Canine folliculitis is common. In fact, you probably know a doggo who has it. So, what is it? Folliculitis is an infection of some type in the hair follicle itself. It can be caused by a very common mite called Dermodex canis. This is the same creature that causes mange. Or, folliculitis can be caused by bacteria like staph or fungi, like ringworm. Sometimes folliculitis is a result of an allergic skin reaction.
Your short-haired pup may look like she's shedding in circles. Not crop-rings, but small circular patches. It can be trickier to spot in long-haired breeds, but if your doggo is itching its tummy or under its front legs—suspect folliculitis.
Typically, bacterial folliculitis isn't thought to be transmissible to humans. But if folliculitis is caused by ringworm, then yes, it can be transmitted. Ask your vet what kind of infection is causing the problem.
Certain breeds have a higher tendency to have skin allergies, which can lead to folliculitis. Breeds like Boston Terriers, Scotties, Boxers, and Dalmations are notorious for skin allergies, making them more prone to developing folliculitis.
Yes. In fact, short-haired breeds and dogs with light or white coats can exhibit brown or reddish discoloration as a side-effect of folliculitis. Sometimes the discoloration can come from licking the irritated area. If that's the case, it may be time for the "cone of shame."
If there's no infection present, your vet may suggest a blood test to see if there's a metabolic culprit. Endocrine diseases, such as hypothyroidism or Cushing's Disease, can lead to folliculitis.
Sadly, yes. Just like humans, adolescent dogs can develop acne under their chins and around their lips and muzzle. Because it itches, the dog will scratch, open an infected pustule, and spread the infection. Resist the temptation to be Dr. Pimple Popper and see your vet.
Short answer: yes. If your baby is prone to sensitive skin and folliculitis, finding an experienced groomer can save you money at the vets and make Fido much more comfortable.
Wipe your paws! Seriously, one of the easiest and best ways to stop your pup from tracking in the grass, pollen, and other itchy debris is to stop and wipe her paws with a damp towel.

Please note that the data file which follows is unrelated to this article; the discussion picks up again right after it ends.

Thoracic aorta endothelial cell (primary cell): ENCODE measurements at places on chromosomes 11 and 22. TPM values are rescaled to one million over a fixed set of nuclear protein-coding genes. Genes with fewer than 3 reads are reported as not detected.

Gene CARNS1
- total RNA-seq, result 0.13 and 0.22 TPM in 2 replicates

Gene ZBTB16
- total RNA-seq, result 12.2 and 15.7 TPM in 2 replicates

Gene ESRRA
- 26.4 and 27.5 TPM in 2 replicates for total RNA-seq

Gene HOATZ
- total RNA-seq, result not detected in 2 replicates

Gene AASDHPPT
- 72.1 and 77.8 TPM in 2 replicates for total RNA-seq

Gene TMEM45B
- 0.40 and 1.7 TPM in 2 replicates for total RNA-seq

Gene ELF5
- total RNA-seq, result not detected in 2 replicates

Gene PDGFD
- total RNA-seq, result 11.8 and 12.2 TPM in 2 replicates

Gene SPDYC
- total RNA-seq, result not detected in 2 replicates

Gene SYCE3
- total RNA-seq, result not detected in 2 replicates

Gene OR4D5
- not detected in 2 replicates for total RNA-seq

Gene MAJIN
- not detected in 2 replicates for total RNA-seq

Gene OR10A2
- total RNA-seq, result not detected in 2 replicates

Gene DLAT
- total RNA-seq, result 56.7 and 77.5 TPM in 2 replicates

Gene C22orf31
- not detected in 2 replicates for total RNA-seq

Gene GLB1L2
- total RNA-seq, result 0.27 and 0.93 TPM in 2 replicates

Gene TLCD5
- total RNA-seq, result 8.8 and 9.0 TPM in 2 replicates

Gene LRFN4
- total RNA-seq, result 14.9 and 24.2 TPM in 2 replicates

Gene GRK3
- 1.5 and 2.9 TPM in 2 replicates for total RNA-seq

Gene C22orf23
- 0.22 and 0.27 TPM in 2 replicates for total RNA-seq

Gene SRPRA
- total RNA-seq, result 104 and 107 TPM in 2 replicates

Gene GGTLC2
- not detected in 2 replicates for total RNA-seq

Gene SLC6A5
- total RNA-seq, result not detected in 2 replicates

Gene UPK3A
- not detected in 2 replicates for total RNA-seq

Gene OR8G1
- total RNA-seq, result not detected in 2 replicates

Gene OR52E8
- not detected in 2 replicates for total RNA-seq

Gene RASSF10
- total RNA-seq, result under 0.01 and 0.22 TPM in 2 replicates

If your vet suspects mites, including the Demodex mite that causes mange, she will likely do a skin scraping for microscopic examination. Pulling a few hairs can also help identify if there are mites on the hair shaft.
Fish oil is actually a pretty powerful compound to combat inflammation. Giving your dog a daily dose of fish oil which is rich in Omega-3s, is a good preventative for folliculitis and can ease the itching inactive cases.
Pyoderma is another term for a canine skin infection. There are several varieties of pyoderma. If your dog tests positive for bacterial folliculitis, she may also be diagnosed with pyoderma.
If a bacterial infection causes your dog's folliculitis or pyoderma, a three- to four-week regimen of antibiotics will be prescribed, along with medicated baths to ease the itch.
This is a term used for when folliculitis has caused crusty and flaky round skin lesions.
Yes. Besides biting and creating itchy welts, numerous flea bites and the resulting scratching can create a perfect environment for folliculitis. Especially bacterial folliculitis. Use flea and tick prevention year-round.
First, check with your vet. He may prescribe a medicated shampoo. If you get the go-ahead, look for a shampoo with colloidal oatmeal or aloe to help soothe inflamed, itchy skin, and help your dog heal faster.
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